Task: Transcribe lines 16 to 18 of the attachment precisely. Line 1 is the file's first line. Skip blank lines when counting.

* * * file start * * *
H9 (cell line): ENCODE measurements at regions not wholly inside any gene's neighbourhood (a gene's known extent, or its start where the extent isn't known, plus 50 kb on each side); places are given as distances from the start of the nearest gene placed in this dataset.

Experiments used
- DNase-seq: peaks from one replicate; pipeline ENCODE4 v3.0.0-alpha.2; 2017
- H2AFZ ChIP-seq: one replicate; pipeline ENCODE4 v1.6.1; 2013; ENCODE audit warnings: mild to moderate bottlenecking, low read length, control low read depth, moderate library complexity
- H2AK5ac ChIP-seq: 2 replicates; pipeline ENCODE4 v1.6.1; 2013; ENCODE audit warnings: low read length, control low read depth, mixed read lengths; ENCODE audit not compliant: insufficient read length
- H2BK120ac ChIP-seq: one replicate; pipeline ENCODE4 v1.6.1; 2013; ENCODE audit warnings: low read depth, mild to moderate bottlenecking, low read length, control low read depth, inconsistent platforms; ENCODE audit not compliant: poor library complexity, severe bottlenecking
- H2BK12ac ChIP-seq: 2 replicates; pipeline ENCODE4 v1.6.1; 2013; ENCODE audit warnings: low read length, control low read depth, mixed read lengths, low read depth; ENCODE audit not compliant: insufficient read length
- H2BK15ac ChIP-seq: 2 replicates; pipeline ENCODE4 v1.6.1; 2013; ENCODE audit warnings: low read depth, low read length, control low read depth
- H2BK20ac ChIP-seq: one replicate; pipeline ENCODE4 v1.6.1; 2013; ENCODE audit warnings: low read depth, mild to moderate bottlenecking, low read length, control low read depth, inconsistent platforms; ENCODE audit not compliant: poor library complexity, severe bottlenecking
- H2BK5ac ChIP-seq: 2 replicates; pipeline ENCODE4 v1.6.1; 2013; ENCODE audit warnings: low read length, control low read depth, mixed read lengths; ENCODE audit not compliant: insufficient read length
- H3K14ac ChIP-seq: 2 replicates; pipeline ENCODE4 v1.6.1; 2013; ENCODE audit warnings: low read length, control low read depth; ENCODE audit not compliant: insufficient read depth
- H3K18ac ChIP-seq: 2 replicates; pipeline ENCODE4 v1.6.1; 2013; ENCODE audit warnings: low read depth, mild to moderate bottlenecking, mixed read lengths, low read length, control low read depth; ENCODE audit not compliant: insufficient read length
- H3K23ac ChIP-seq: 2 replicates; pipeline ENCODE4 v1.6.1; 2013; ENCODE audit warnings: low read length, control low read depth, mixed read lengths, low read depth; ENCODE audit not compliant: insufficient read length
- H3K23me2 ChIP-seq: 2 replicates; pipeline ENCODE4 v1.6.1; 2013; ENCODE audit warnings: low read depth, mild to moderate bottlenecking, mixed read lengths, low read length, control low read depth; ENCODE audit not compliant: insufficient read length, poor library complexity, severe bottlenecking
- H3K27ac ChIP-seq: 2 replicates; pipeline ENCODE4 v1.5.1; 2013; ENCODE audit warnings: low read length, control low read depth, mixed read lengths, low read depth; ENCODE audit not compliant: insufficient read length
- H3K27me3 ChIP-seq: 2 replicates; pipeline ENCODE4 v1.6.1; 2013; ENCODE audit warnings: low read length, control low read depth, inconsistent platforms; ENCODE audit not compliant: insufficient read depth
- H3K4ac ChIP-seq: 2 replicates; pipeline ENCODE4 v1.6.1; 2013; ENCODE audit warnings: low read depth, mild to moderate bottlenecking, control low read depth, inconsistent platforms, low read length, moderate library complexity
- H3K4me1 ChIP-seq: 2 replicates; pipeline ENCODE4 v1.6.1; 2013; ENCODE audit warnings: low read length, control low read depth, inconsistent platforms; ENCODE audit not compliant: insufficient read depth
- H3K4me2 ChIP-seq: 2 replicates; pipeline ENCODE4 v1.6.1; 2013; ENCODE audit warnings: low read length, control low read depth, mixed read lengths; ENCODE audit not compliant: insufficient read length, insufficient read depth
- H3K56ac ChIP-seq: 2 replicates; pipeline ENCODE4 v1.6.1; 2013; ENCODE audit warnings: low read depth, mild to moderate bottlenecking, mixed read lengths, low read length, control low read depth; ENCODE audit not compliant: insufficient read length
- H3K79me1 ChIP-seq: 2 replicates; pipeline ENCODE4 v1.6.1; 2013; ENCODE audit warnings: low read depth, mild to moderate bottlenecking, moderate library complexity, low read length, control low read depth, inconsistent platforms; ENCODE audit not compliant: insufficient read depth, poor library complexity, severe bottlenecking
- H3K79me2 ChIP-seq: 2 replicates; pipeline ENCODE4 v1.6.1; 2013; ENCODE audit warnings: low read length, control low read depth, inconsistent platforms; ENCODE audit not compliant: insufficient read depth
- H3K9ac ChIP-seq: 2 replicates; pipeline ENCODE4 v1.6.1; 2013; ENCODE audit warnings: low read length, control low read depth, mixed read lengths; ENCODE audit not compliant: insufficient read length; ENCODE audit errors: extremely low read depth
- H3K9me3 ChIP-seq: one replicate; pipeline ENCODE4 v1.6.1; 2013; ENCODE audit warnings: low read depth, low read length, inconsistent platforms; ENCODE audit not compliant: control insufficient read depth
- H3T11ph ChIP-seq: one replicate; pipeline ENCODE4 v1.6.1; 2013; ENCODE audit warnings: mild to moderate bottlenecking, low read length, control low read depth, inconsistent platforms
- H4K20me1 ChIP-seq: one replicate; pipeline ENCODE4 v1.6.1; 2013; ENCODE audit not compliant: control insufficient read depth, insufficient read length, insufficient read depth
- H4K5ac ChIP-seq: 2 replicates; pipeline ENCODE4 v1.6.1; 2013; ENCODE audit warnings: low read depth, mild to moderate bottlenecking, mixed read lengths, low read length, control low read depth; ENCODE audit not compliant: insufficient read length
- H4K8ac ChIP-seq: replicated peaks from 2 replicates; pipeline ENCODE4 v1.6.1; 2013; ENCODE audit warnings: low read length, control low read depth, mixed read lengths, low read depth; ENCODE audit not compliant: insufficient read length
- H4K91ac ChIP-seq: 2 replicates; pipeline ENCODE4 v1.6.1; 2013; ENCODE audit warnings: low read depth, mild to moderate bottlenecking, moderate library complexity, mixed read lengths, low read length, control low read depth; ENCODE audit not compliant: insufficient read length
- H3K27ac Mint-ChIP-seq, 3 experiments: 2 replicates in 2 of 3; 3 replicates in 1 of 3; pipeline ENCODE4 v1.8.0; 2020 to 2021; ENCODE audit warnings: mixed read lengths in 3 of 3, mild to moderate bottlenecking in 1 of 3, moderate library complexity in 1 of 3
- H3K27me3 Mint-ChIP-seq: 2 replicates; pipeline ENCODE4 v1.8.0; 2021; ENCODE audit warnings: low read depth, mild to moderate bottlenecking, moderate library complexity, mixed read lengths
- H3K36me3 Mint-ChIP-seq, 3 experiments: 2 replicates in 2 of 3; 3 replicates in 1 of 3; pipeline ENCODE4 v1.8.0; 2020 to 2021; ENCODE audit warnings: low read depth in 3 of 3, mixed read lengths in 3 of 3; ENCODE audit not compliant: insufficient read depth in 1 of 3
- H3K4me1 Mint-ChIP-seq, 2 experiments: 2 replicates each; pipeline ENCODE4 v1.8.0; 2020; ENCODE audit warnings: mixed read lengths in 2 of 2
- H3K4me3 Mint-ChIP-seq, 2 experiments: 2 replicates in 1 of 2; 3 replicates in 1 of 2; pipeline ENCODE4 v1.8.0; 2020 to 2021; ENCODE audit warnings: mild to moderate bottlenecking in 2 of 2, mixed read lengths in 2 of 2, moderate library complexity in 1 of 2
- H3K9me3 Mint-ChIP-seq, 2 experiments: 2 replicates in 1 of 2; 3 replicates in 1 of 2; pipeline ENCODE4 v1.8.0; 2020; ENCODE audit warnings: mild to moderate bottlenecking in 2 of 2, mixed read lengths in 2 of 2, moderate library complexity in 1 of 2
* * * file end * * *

- H3K27me3 ChIP-seq: 2 replicates; pipeline ENCODE4 v1.6.1; 2013; ENCODE audit warnings: low read length, control low read depth, inconsistent platforms; ENCODE audit not compliant: insufficient read depth
- H3K4ac ChIP-seq: 2 replicates; pipeline ENCODE4 v1.6.1; 2013; ENCODE audit warnings: low read depth, mild to moderate bottlenecking, control low read depth, inconsistent platforms, low read length, moderate library complexity
- H3K4me1 ChIP-seq: 2 replicates; pipeline ENCODE4 v1.6.1; 2013; ENCODE audit warnings: low read length, control low read depth, inconsistent platforms; ENCODE audit not compliant: insufficient read depth